Australians love criminals. Which is to say, we hate criminals – if they’re actually near us. But as long as we’re separated by distance, class boundaries or the fog of history, we bloody love felons and wrongdoers of all varieties. From Ned Kelly to Chopper Read, we simply cannot get enough of crims whom we know we’re never going to meet personally. This is only natural, as our country was, in a very real sense, founded by criminals.
Oh, I don’t mean the convicts. They weren’t the founders of the country: they were just the raw materials the founders used. No, the criminals who founded this country were the Rum Corps: as nasty a bunch of amoral gangsters to have ever used alcohol as currency.
Officially, the Rum Corps were known as the NSW Corps: the soldiers given the job of maintaining law and order in the colony of New South Wales. They discovered early on that being in a position of authority over a little settlement thousands of miles away from the government that theoretically oversaw them provided prime opportunity for making hay while the sun shone. And so, the fine men of the NSW Corps got busy: handing out enormous grants of free land to each other, illegally trafficking in rum and abusing their power to ruin the lives of anyone who crossed them.
The brashest of the Rum Corps was John Macarthur, who arrived in Sydney as a lieutenant and made himself a millionaire through a combination of canny sheep husbandry and the systematic bitchslapping of successive colonial governors.
By 1806 Macarthur was the most powerful man in NSW and the government was kind of sick of it. Deciding to fight fire with fire – or in this case, fight douchebag with douchebag – they appointed William Bligh as governor.
Bligh was already famous due to the mutiny on the Bounty, wherein the crew of his ship set him adrift in a lifeboat, which he successfully piloted nearly 7000km to safety. This incident proved two things about Captain Bligh: he was too obnoxious for anyone in close proximity to stand; and when he set his mind to something, the devil himself stood little chance of stopping him. But the devil was one thing: John Macarthur was something else. Bligh, given dominion over the colony, immediately set about putting Macarthur’s back up. He cracked down on the rum trade, blocked Macarthur’s dodgy land deals, and generally went around acting like the governor was in charge of things rather than wealthy land-owning organised crime figures. Macarthur’s only possible course of action was to settle down, accept that things had changed and live out his life enjoying his already-vast wealth in lawabiding peace.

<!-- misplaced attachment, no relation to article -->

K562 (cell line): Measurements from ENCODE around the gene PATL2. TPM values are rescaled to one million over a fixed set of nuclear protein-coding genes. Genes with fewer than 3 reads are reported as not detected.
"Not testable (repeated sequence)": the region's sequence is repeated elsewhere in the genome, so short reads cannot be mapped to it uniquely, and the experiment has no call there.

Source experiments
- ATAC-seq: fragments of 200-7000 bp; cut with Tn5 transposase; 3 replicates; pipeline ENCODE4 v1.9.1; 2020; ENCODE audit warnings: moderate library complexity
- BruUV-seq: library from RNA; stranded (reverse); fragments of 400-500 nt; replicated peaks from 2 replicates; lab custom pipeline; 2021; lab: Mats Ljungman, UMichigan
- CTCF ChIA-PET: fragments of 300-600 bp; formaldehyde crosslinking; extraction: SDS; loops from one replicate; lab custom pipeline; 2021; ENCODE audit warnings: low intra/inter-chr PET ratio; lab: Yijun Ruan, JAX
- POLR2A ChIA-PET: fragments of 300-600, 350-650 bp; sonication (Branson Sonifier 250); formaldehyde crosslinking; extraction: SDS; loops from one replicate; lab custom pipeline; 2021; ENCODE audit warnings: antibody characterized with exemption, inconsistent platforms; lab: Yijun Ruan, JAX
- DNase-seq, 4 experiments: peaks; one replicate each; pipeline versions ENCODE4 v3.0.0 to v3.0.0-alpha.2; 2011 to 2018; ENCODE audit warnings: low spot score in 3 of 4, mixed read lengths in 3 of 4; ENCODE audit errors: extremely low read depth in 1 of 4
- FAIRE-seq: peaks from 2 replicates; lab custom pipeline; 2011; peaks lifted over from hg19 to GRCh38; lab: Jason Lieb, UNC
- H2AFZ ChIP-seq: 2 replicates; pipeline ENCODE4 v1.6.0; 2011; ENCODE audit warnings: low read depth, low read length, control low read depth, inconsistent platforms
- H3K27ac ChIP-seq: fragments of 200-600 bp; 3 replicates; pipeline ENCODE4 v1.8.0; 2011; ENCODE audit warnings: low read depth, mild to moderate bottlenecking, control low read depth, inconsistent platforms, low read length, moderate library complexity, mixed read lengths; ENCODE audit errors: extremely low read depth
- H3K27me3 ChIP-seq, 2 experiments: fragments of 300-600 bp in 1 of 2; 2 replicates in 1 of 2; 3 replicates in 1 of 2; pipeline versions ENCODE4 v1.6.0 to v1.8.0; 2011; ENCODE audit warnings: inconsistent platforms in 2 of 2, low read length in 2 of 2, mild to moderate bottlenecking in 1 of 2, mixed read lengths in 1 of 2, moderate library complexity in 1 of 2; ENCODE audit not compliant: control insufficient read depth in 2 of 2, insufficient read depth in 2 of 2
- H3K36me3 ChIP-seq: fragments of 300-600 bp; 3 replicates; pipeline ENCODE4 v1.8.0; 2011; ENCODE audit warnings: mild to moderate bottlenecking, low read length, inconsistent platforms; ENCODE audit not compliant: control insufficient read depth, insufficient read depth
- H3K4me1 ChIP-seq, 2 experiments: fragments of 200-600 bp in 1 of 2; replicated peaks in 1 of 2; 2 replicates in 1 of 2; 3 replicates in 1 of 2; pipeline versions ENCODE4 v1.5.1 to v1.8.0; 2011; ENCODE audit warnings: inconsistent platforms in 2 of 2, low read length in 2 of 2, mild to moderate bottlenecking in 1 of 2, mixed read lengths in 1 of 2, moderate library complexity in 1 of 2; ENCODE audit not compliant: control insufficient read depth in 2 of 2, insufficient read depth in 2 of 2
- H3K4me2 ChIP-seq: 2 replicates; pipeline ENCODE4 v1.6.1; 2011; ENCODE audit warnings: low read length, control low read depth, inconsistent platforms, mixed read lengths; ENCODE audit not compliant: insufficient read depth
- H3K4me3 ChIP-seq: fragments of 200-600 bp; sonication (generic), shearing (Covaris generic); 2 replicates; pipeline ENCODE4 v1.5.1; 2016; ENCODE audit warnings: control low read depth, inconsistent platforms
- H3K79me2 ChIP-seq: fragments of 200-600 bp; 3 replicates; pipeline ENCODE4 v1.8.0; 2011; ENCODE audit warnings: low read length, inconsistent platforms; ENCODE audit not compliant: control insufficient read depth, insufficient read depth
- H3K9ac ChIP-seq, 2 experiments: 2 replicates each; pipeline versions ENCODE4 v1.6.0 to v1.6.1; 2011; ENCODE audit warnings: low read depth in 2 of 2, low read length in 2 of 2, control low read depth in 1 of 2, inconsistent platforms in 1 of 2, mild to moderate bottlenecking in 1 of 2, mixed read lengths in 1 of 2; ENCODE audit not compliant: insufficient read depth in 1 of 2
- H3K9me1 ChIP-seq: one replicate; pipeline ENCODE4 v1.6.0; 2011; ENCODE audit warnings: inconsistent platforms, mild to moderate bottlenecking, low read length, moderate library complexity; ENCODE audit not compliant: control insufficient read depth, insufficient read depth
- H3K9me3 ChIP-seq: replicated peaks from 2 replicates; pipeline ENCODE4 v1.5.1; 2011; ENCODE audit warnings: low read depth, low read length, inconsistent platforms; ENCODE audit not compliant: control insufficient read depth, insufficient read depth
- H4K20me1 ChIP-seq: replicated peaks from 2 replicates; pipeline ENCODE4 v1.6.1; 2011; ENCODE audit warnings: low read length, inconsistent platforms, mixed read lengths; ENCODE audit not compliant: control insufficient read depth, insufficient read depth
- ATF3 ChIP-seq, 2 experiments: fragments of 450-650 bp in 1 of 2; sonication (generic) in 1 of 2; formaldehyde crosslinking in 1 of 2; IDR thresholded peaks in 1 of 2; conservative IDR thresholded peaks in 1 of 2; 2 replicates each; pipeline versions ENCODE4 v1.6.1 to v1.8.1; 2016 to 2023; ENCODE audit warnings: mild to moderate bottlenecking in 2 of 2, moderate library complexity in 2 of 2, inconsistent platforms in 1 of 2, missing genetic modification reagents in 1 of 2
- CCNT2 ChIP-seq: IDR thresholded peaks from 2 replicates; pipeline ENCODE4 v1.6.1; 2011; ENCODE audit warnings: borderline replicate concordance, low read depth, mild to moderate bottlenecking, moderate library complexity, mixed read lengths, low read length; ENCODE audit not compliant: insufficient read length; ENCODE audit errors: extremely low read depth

"NO, THE CRIMINALS WHO FOUNDED THIS COUNTRY WERE THE RUM CORPS: AS NASTY A BUNCH OF AMORAL GANGSTERS TO HAVE EVER USED ALCOHOL AS A CURRENCY."
Sorry, no, what I meant was: Macarthur’s only possible course of action was to get his soldier friends to grab their guns and get rid of Bligh. And so was born the Rum Rebellion – the first and, to date, only armed overthrow of the government in Australian history. It was a relatively speedy affair: the men of the Rum Corps marched on the governor’s mansion and demanded Bligh.
Passing by the governor’s daughter, who assaulted them bravely with her umbrella, they entered the house and dragged Bligh out. Legend has it that they found him hiding under his bed – this probably isn’t true, but it made for an awesome picture. The Rum Corps booted Bligh out of the colony and put him on a ship home.
Amazingly, Bligh was so stubborn that he didn’t go home: he sailed to Hobart to get support for his reinstatement, failed, and remained on board the ship for two years, waiting for someone to recognise that he was still the governor, goddammit. Eventually a trial back in England ruled in Bligh’s favour, but he never did resume his governorship, being replaced by the famous statesman and genocide enthusiast, Lachlan Macquarie. John Macarthur lived out his days rich and happy until he went insane, and who could blame him really. He’d earned it.
That was the Rum Rebellion, the earthshattering event that proved that, in Australia, no “legitimate” government could ever stand against the interests of rich men with guns. To this day, the Australian people have loved criminals, and the Australian government has known better than to cross the wealthy.
Grab a copy of the latest issue of Penthouse here.